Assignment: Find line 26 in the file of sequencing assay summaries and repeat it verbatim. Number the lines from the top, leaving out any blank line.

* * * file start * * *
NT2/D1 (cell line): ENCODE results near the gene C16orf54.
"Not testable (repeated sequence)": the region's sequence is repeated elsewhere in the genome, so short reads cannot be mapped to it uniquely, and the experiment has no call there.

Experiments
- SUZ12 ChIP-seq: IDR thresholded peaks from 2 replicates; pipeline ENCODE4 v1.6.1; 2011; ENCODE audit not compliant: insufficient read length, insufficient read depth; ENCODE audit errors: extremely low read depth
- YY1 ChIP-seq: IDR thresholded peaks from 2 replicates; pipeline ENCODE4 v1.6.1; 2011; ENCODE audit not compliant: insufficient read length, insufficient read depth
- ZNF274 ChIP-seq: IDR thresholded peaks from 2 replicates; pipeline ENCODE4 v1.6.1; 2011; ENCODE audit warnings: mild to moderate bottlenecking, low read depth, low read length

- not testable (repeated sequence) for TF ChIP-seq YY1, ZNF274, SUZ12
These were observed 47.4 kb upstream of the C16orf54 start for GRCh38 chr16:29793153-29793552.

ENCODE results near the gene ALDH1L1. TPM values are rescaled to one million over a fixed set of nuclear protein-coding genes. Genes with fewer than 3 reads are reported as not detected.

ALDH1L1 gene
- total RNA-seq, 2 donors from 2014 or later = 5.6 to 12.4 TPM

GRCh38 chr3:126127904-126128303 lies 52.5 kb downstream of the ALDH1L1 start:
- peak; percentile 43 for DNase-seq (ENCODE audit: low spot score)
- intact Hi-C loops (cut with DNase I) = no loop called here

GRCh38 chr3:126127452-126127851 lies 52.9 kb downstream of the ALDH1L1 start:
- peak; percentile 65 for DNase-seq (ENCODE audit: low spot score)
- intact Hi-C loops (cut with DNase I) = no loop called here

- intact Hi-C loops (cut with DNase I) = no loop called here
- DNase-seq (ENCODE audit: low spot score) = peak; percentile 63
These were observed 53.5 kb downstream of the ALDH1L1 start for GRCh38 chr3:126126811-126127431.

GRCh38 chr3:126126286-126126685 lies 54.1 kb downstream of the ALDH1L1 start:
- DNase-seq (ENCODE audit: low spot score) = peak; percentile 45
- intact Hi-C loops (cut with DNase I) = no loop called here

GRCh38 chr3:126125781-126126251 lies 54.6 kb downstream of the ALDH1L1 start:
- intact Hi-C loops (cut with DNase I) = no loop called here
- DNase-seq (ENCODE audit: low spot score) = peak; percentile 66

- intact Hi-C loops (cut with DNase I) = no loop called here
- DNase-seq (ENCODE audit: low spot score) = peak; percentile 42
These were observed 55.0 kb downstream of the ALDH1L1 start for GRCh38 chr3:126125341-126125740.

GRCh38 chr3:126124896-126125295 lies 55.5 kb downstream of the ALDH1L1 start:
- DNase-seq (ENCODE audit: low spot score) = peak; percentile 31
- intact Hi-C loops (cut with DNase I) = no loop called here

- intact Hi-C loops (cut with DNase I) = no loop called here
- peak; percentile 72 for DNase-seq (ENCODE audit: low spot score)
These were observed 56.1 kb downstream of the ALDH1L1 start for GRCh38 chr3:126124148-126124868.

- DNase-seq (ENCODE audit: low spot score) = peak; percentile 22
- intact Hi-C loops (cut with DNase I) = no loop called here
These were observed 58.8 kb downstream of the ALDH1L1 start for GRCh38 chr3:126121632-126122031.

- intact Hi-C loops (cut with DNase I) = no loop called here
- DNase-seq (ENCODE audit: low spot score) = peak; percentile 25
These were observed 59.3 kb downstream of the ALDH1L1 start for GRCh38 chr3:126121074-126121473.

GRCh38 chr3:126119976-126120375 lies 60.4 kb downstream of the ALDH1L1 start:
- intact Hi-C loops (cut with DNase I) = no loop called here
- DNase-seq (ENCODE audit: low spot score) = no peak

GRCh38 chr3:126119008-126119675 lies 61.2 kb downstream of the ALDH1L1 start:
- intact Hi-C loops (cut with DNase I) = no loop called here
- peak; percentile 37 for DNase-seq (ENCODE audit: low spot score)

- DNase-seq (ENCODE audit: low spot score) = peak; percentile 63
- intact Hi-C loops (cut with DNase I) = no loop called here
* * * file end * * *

- DNase-seq (ENCODE audit: low spot score) = peak; percentile 66